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It seems a little lacking in any kind of detail; from what I could see, it doesn't say how many CVs were included in the trial, nor the ratio of males and females, not to mention that it doesn't discuss the job they're applying for.

I would imagine it's a difficult area to actually determine the cause for, however. If you strip the gender from two CVs that doesn't necessarily mean they'd have anywhere near the same chance of employment if they're not of the same quality, or even if different people were to be reading them.
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BigYoSpeck
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(Original post by shadowdweller)
It seems a little lacking in any kind of detail; from what I could see, it doesn't say how many CVs were included in the trial, nor the ratio of males and females, not to mention that it doesn't discuss the job they're applying for.

I would imagine it's a difficult area to actually determine the cause for, however. If you strip the gender from two CVs that doesn't necessarily mean they'd have anywhere near the same chance of employment if they're not of the same quality, or even if different people were to be reading them.
The fact is though you're right, contrary to many popular beliefs with a random selection you wouldn't expect an exact 50/50 split success rate.

But the hypothesis here was that the gender inequality of hiring was due to bias, and the experiment was proposed as even though they wouldn't expect it to suddenly produce a 50/50 split they were expecting it to increase the percentage of successful female applications. When gender information was removed, and the applications were being judged on merit alone it was found that rather than increase successful female applications it had the entirely opposite effect to a fairly significant percentage. And say what you want about 6% not sounding that much, but in an experiment like this, that's significant.

What the result doesn't tell us is that men are superior, that would be grossly misinterpreting the data. There are too many other variables that mean you don't have a sufficient enough sample size to make a statement like that.

The interesting thing is the bias present in the people judging the applicants. It was thought that their bias was in favour of men, but it would seem the opposite was true and that without the gender identity of the applicants being removed, there was a subtle bias in favour of women.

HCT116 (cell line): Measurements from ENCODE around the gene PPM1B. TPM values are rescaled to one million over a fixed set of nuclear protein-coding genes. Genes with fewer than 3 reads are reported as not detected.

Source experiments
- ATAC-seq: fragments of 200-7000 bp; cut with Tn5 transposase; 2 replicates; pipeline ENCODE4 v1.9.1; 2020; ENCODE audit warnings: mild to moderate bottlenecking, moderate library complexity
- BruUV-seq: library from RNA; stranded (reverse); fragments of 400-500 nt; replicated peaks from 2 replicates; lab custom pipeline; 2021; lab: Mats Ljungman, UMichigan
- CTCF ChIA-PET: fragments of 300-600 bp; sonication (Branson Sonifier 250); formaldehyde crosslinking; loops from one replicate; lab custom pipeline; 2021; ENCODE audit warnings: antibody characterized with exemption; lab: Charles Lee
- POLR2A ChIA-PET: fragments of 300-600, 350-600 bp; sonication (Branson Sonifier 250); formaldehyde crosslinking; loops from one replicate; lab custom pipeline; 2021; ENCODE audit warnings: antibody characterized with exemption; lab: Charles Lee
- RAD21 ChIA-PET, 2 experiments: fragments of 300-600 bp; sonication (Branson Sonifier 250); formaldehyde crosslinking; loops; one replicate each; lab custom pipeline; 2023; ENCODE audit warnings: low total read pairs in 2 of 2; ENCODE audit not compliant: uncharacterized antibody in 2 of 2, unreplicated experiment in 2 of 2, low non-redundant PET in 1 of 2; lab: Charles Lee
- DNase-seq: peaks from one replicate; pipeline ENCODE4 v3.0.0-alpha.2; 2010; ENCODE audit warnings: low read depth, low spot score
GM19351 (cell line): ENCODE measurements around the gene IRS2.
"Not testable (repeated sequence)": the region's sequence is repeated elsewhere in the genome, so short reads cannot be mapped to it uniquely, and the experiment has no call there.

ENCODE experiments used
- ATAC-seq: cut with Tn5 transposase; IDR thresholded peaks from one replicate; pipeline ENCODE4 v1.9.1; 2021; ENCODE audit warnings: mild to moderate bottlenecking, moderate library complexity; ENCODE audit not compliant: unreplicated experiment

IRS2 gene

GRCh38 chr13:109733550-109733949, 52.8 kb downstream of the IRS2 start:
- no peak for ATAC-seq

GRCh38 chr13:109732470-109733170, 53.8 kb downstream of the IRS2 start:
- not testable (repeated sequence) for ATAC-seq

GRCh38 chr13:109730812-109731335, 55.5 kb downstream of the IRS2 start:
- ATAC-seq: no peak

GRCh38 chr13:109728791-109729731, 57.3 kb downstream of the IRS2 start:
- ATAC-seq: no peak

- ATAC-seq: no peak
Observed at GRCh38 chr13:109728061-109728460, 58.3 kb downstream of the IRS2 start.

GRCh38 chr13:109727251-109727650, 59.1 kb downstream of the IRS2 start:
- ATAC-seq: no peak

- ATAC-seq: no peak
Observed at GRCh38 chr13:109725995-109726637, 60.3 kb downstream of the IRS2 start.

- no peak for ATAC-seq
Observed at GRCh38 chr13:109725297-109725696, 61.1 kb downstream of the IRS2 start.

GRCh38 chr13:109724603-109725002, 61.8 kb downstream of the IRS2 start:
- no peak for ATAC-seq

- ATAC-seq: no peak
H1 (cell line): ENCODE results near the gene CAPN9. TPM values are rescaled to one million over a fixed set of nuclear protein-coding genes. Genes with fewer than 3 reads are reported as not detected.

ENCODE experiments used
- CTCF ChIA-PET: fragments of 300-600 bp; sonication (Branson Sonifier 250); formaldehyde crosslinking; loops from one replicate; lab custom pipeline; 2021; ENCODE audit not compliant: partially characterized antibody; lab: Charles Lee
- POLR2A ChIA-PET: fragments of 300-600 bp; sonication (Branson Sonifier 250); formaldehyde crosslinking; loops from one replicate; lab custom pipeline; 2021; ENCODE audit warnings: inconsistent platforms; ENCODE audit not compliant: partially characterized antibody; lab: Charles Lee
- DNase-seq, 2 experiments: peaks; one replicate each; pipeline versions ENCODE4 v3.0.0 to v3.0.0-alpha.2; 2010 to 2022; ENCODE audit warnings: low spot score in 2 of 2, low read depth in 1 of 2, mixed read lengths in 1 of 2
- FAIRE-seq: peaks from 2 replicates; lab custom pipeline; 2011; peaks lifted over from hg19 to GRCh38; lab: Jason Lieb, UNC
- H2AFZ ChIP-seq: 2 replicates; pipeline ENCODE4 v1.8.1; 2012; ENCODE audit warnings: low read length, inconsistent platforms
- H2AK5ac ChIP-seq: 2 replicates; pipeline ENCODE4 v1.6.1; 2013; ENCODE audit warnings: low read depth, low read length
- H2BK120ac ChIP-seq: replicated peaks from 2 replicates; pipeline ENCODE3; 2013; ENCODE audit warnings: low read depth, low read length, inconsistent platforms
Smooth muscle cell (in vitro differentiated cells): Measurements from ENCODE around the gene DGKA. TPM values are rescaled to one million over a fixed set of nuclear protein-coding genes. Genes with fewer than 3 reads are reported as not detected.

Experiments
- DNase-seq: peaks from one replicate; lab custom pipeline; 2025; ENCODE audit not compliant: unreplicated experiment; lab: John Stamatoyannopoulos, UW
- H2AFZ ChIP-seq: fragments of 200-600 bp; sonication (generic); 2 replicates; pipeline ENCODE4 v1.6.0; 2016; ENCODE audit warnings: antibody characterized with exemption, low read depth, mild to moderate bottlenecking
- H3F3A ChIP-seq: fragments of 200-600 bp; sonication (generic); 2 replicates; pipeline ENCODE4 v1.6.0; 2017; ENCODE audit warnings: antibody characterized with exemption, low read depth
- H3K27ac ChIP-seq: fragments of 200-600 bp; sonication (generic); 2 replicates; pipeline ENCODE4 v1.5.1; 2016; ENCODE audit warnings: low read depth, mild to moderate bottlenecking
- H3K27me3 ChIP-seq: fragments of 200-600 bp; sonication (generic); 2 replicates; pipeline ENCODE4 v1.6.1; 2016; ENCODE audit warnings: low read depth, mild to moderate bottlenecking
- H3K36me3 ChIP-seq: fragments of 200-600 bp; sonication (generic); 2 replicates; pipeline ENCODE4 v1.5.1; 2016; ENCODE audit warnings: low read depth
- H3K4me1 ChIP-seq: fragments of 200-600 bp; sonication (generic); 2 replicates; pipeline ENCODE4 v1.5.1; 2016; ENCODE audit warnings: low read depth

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(Original post by Foo.mp3)
Speak for yourself, fam. Women relatively lack stable leadership qualities (see behavioural psychology and higher-tier IQ distributions FYR)
Firstly, behavioural psychology would not support that.
Secondly, find me a study which relates "higher tier IQ distributions" directly to leadership quality? You don't have to be a genius to be a good leader. In fact you tend to find that those with IQs on the extreme end of the scale are more likely to lack leadership qualities.
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Twinpeaks
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Sounds like an interesting study, I'll have to read this later.


As a complete side note, a lot of you guys insult Psychology as having no value as a science. Yet here we are, discussing such research as if it's concrete evidence.

Interesting isn't it :holmes:
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Twinpeaks
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(Original post by ByEeek)
Shocked? Really? I thought it was fair well known that women don't sell themselves as aggressively as men. This doesn't surprise me at all.
Yeah that was the first thing that entered my head too.
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username2228735
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Privilege points for everyone!
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Meany Pie
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(Original post by Bornblue)
Ah another thread on here full of people moaning about feminism.

How original.
You are the first person to even mention feminism.

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BigYoSpeck
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(Original post by Bornblue)
Ah another thread on here full of people moaning about feminism.

How original.
As Meany Pie said, you're the first person to bring up feminism.

The hypothesis of this trial has nothing to do with true feminism. True feminists fought for equal opportunities such as being able to apply for the position in the first place, for their application to be given fair consideration without bias, and to receive equal pay for equal work.

Equality of outcome has its roots in Marxism and it is a ridiculous notion regardless of what identity people are being distilled down to.
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Twinpeaks
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(Original post by Foo.mp3)
How so?

No thanks. Most reasonable people accept that the best leaders are of above-average IQ. Accept the proposition or don't, your belligerence/blinkers are of no consequence to me

Agreed, but somewhat besides the point (you're drawing a false dichotemy, which is disingenuous)

Actually no. You do not need to score an IQ high enough to be considered on the "extreme" I.e genius end of the scale, in order to be a good leader. That's complete and utter rubbish that you have fabricated from your brain, and justified using your over-inflated ego.

Yes it's a plausible that leaders require an above average IQ. But the gender differences do not apply to merely "above average IQs", so that point is completely irrelevant. What you are talking about, is the extreme end of the IQ scale.
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Doones
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Enjoy Twinpeaks Foo.mp3

http://www.acsu.buffalo.edu/~jcampbe...PresIQ2006.pdf
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Guru Jason
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(Original post by Mathemagicien)
Meritocracy would mean that women are equally represented along with men, at 50:50.

This survey doesn't prove anything, except that ABC is a right-wing organisation and perhaps that the study itself was biased.
Umm that's not true at all. Meritocracy is best person regardless of gender. Aiming for a 50 50 balance is judging people on other things than their 'merits'.